Understanding your menstrual cycle can help you keep healthy and happy throughout the month.

The menstrual cycle is driven by the cyclical hormonal fluctuations which occur in our body throughout the month to prepare for potential pregnancy. 

It’s made up of 2 main stages: follicular and luteal, with ovulation occurring halfway at day 14. Menstruation occurs in the first 5 days of the cycle. An average cycle is 28 days long, but this often varies – yours may be longer or shorter than this. 

Whilst the menstrual cycle can feel like a hindrance to our daily lives, with a good understanding of what goes on at each stage we can align to our body’s natural cycle, and use it to our advantage when it comes to exercising and eating. 

It’s becoming increasingly popular among female professional athletes to monitor their menstrual cycles and tailor their training around it. But how can you apply this to your daily life?

Track your cycle 

Tracking your cycle is a good place to start, and will give you some useful insights, even if you are using contraception. It can help you listen to, and better understand your body’s natural rhythm. 

You can track your cycle on most fitness devices, including Fitbit, Apple Watch and Garmin. 

If you have a Garmin device, you can use the Garmin Connect app (in ‘more’ → ‘Health & Performance’ → ‘Menstrual Cycle’). 

You can also use a dedicated health app, we’ve listed a few of them below. 

Please note: There has been some bad press recently for some of these apps, raising privacy concerns for its users. Please do your research and make sure you’re happy with the T’s & C’s before signing up. All these apps below have released statements saying they don’t sell user personal data.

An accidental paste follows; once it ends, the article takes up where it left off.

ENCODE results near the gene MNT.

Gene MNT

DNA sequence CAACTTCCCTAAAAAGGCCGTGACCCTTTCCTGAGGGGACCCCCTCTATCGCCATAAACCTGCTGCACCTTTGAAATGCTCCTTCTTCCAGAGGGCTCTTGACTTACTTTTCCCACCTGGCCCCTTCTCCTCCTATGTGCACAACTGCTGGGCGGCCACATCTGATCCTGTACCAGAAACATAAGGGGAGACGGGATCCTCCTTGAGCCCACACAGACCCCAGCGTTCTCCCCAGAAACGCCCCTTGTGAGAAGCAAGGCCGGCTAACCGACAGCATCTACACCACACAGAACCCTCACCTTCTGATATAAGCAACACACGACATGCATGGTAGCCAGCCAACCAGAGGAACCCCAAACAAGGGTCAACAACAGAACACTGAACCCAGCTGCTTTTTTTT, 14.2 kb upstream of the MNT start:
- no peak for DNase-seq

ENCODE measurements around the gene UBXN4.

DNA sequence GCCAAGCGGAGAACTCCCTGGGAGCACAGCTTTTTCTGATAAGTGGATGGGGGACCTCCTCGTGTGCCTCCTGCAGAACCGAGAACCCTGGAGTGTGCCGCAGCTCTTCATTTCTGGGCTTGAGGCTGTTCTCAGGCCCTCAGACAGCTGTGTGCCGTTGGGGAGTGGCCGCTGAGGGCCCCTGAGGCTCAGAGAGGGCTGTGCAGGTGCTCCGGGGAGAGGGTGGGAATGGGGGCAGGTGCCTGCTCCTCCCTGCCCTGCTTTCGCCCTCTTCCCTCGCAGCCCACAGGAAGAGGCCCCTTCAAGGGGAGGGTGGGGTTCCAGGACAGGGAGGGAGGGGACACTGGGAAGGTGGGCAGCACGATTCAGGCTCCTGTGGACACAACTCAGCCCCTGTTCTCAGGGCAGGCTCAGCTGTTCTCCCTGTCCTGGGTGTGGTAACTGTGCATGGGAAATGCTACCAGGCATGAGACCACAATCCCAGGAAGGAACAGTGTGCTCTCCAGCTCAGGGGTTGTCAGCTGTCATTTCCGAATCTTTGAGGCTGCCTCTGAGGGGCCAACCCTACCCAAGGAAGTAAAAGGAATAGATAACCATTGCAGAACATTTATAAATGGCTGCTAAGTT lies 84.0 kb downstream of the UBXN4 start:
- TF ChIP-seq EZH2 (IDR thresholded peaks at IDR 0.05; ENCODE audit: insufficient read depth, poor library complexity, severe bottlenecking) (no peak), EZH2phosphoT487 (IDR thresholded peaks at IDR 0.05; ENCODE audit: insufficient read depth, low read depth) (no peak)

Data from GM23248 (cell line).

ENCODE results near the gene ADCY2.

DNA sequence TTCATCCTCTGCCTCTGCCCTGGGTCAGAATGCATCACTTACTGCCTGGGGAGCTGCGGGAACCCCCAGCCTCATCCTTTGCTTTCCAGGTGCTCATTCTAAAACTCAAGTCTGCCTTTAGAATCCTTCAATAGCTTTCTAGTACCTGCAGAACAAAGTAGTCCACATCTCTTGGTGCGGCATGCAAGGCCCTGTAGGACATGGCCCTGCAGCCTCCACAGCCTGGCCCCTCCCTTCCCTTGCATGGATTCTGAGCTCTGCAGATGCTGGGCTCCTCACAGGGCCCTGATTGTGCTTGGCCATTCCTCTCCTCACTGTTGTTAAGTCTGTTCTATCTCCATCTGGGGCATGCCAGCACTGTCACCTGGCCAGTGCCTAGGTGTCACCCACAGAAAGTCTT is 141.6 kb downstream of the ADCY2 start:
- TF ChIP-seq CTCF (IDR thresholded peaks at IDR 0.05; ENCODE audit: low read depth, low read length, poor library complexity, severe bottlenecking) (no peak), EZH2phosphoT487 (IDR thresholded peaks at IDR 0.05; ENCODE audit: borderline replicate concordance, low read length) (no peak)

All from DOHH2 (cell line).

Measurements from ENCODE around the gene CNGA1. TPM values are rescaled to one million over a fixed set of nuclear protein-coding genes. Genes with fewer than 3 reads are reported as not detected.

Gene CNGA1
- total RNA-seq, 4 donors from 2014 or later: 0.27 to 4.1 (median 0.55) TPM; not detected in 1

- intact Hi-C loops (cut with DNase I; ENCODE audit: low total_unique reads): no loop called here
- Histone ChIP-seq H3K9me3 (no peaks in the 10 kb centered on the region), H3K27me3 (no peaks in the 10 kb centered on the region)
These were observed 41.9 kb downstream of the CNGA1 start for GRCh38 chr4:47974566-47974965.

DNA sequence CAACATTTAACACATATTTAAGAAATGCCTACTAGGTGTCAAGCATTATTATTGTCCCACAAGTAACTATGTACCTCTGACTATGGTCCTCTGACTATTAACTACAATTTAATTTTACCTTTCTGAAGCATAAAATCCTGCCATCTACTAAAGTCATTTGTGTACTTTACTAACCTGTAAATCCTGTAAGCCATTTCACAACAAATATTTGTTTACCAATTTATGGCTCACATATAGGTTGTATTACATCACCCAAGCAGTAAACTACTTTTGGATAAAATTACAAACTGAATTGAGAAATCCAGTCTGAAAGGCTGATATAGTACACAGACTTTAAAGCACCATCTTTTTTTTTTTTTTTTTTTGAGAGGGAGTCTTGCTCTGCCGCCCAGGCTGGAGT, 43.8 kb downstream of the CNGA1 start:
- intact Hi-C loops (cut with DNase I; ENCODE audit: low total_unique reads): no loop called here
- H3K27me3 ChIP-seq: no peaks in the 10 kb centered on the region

Clue (highly recommended) 



Natural Cycles 

Otherwise, if you prefer pen and paper, a designated notepad or diary is a great way to keep as little or as much information as you like. 

Here’s a breakdown of the main phases of the cycle, and some tips for optimising exercise and nutrition during each stage:

Day 1-7: Menstruation

During this phase, also known as your period, you may be feeling more tired or experiencing painful abdominal cramps. 

Cramps occur due to high levels of certain prostaglandins – hormone-like messengers which trigger contraction of blood vessels to aid in the shedding of the uterus lining. 

Our recommendations:

  • Exercise 

During this phase, if you suffer from period pains and cramps, gentle movements such as restorative yoga, walks or low intensity workouts are recommended. 

  • Nutrition 

Whilst the natural decline in the hormones oestrogen and progesterone may have you craving junk food, it is important to fuel up on good anti-inflammatory foods: nuts, fruit, leafy greens, lentils and other legumes are great. 

If you’re craving chocolate, stick to dark chocolate for its inflammation fighting effects, or go completely natural with raw cacao nibs – a real superfood, easily available online, which can be added to cereal, fruit salad or yogurt. 

Days 8-14: Late Follicular Phase and Ovulation

Days 8-14: Late Follicular Phase and Ovulation 

Just before and during ovulation, higher levels of oestrogen and testosterone generate an increase in energy levels. 

Evidence also shows greater muscle strength and diameter during this phase, so you would usually feel pretty invincible now! 

Our recommendations:

  • Exercise 

This is the perfect time to get sweaty with high intensity workouts. Get to the gym for some cardio and strength training – you may notice you feel stronger and faster than usual. 

Schedule important events and meetings here too – you’re most likely to be on your A-Game during this phase!